The Opening of Waterloo Bridge Seen from Whitehall Stairs (1817) combines Constable’s familiar cumulus clouds with his skill in painting grand architecture. A series of prints including Vignette: Hampstead Heath (1829) and an oil entitled Hampstead Heath with a Rainbow (1836) is on view as part of the Late Constable exhibition at the Royal Academy until 13 February 2022.
Claude Monet, (1840 -1926) a French Impressionist, renowned for his paintings of waterlilies was a leading landscape painter. When he visited London in the 1870s, he was enthralled by the works of Constable and Turner. Houses of Parliament (1899-1901) is a soft and gently coloured interpretation of London as if seen through a foggy haze.
The Thames below Westminster (1871) is an earlier work and can be found in the main collection at The National Gallery. With silhouette figures (which inspired Lowry) in the foreground, London is depicted through a mist of smoke. London was renowned for its “pea-soupers” which Monet appreciated as an artist, saying ‘Without the fog, London would not be a beautiful city. It’s the fog that gives it its magnificent breadth.’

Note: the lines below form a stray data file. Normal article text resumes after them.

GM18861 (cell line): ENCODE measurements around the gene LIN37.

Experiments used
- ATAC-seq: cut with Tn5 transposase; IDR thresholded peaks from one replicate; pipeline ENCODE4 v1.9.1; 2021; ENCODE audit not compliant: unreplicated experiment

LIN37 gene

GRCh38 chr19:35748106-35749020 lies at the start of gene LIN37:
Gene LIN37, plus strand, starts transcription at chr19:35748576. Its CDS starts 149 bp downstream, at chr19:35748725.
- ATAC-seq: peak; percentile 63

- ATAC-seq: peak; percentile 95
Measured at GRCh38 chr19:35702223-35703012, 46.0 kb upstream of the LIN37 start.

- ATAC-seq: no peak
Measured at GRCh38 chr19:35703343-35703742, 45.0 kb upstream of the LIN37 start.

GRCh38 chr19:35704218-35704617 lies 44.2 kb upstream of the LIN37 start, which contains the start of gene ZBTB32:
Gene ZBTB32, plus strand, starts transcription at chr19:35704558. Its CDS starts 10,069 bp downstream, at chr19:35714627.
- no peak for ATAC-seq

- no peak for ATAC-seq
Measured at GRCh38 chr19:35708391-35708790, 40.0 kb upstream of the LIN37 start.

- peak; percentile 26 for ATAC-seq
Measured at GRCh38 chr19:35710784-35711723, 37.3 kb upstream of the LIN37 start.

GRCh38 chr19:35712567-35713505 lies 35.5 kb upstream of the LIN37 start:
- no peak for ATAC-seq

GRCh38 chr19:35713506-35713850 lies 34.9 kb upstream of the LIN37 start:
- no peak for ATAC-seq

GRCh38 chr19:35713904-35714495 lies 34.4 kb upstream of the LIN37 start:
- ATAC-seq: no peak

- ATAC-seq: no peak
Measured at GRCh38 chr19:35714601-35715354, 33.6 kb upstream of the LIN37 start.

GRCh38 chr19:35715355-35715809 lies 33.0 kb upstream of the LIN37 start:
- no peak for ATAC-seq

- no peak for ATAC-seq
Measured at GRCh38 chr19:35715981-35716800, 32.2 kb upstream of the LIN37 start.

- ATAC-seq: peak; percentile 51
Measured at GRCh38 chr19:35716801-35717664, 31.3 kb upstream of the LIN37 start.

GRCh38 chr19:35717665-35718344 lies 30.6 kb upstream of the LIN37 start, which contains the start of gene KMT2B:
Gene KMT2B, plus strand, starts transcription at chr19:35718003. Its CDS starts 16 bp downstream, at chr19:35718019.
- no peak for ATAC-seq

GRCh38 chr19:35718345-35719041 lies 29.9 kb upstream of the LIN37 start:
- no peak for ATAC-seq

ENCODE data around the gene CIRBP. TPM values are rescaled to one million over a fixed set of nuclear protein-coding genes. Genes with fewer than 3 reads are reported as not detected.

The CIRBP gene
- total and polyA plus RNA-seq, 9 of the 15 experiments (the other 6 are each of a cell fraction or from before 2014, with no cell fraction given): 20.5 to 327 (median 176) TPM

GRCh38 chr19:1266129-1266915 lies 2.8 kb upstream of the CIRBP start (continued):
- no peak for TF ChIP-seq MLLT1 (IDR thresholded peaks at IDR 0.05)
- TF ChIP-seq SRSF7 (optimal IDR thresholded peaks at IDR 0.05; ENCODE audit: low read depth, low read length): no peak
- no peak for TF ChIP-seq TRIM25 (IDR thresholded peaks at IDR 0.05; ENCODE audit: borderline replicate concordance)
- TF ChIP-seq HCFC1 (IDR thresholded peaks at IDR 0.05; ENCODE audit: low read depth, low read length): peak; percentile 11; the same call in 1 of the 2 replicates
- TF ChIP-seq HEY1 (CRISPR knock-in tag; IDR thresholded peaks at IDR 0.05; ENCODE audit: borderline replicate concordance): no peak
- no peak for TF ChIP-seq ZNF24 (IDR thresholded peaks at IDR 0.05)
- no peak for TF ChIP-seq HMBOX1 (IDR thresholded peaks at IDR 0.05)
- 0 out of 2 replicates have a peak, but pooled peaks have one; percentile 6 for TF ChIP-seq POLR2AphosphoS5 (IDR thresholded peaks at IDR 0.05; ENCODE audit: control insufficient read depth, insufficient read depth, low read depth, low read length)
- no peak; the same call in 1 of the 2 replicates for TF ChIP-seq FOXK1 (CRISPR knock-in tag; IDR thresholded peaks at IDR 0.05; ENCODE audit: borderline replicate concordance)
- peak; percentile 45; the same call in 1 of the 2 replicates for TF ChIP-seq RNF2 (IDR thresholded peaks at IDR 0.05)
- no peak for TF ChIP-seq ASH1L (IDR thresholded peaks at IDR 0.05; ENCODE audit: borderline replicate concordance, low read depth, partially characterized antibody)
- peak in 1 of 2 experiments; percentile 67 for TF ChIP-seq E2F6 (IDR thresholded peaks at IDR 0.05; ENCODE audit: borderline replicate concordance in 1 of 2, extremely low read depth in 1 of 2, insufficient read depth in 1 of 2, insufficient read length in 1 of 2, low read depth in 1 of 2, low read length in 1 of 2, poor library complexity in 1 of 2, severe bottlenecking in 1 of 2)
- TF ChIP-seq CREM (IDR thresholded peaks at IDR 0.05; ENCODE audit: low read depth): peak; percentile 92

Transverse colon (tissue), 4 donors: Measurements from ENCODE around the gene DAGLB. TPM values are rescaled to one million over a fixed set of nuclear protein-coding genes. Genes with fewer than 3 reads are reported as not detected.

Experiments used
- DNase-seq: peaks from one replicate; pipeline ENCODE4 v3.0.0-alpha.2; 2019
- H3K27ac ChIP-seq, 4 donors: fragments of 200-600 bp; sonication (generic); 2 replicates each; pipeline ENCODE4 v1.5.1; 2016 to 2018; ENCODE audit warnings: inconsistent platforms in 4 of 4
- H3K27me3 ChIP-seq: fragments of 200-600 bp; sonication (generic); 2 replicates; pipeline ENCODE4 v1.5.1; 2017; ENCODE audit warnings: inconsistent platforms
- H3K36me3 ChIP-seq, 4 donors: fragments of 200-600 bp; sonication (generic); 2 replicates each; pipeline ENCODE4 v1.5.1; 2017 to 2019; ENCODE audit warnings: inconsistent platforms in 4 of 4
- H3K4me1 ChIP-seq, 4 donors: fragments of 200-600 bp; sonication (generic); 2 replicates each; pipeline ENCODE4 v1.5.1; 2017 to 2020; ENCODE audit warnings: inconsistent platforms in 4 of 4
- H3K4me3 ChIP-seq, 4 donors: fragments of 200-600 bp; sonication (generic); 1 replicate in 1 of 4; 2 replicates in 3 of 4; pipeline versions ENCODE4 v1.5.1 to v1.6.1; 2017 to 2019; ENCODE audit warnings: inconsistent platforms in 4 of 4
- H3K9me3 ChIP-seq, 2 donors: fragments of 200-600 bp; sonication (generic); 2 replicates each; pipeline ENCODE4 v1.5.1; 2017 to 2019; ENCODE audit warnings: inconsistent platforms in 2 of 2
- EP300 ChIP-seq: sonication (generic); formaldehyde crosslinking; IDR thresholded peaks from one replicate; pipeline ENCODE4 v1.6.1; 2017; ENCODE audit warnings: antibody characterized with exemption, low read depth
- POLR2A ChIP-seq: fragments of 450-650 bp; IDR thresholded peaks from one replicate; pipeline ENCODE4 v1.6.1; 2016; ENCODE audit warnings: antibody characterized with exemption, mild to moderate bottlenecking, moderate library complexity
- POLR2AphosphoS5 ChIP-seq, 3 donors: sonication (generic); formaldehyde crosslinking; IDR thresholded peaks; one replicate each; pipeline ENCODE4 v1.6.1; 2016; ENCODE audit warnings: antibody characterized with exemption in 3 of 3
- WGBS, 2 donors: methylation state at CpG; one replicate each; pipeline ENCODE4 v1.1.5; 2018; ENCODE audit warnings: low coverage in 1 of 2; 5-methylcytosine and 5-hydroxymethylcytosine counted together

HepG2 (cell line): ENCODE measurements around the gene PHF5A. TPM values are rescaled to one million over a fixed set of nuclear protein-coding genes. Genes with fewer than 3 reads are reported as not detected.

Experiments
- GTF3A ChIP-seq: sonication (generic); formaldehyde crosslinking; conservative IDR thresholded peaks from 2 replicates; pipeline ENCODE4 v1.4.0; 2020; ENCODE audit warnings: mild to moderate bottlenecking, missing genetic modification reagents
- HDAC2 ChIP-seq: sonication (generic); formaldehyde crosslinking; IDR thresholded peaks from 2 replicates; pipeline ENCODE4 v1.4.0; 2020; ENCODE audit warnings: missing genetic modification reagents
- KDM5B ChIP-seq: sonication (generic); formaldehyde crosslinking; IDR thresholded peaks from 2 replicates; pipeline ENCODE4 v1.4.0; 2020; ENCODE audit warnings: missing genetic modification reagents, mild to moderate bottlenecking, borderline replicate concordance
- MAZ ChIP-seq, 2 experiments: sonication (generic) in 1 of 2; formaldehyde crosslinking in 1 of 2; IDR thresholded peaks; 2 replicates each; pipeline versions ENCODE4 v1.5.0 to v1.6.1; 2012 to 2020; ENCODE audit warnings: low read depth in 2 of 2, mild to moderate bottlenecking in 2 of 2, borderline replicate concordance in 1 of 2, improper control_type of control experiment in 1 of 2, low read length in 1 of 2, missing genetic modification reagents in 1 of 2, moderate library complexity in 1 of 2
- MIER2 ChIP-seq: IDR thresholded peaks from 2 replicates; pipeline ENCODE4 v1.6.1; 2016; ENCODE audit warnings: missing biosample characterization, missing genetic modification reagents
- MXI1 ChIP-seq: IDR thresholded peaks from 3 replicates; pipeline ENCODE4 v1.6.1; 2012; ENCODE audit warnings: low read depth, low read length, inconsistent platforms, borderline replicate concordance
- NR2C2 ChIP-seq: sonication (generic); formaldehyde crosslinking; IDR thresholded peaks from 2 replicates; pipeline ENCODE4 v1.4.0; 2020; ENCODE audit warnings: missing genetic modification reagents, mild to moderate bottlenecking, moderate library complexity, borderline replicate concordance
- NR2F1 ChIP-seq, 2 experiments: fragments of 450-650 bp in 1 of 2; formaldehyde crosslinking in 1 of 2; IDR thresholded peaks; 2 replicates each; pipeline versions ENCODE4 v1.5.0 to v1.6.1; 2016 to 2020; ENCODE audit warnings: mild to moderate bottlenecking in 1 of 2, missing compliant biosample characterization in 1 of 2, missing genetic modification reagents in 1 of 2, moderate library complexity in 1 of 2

Fellow Impressionist Camille Pissarro (1830 -1903) favoured the London suburbs as a subject. The Avenue, Sydenham (1871) is one of 12 pictures that Pissarro painted while in self-imposed exile in London. Like Fox Hill, Upper Norwood (1870), the area looks almost rural to the contemporary eye. Both paintings hang at the National Gallery.
In Charing Cross Bridge (1890) Pissarro’s pointillism begins to look less like dots and more like enlarged pads. In the 1890s, he lived on Kew Green where he painted eleven canvasses of the subject. Cricket is still played on the Green and the view across the bridge of the water tower (now a Museum of Water and Steam) is increasingly encroached by the Brentford Project and large, smart apartments.
Stephen Lowry (L.S. Lowry 1887 -1976) captured the bustle of London in Piccadilly Circus, London (1960). The colourful painting has Lowry’s hallmark stick figures bent forward in a rush to or from work whilst red London buses queue in a standstill amongst the traffic.